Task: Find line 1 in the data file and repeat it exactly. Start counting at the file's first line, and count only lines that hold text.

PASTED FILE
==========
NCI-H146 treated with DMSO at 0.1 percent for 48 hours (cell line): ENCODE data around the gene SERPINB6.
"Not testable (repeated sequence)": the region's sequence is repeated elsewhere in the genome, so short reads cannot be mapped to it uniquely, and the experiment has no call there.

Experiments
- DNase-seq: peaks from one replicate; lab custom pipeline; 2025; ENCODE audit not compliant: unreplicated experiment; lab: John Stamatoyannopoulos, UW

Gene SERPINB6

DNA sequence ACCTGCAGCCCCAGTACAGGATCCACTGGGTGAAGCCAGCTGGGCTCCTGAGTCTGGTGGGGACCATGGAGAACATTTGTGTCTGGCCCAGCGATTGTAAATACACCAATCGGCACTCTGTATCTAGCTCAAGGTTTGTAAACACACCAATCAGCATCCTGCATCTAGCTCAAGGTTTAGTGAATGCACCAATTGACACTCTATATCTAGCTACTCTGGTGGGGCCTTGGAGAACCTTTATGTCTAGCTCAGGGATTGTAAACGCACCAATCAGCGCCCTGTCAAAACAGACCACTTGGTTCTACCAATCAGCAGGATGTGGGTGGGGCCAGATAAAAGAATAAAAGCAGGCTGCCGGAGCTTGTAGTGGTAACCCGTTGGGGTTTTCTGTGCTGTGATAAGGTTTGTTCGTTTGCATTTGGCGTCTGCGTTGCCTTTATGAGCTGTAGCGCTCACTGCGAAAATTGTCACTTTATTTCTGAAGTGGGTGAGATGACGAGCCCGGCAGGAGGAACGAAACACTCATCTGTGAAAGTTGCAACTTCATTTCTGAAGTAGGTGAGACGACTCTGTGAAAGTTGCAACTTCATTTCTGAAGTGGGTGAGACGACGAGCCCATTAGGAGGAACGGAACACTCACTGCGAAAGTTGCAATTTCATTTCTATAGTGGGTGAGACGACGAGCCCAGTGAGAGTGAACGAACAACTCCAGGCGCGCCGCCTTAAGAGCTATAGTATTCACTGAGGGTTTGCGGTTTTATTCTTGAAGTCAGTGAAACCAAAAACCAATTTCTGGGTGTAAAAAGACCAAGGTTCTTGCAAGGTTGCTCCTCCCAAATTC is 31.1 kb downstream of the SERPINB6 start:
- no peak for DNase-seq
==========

NCI-H146 treated with DMSO at 0.1 percent for 48 hours (cell line): ENCODE data around the gene SERPINB6.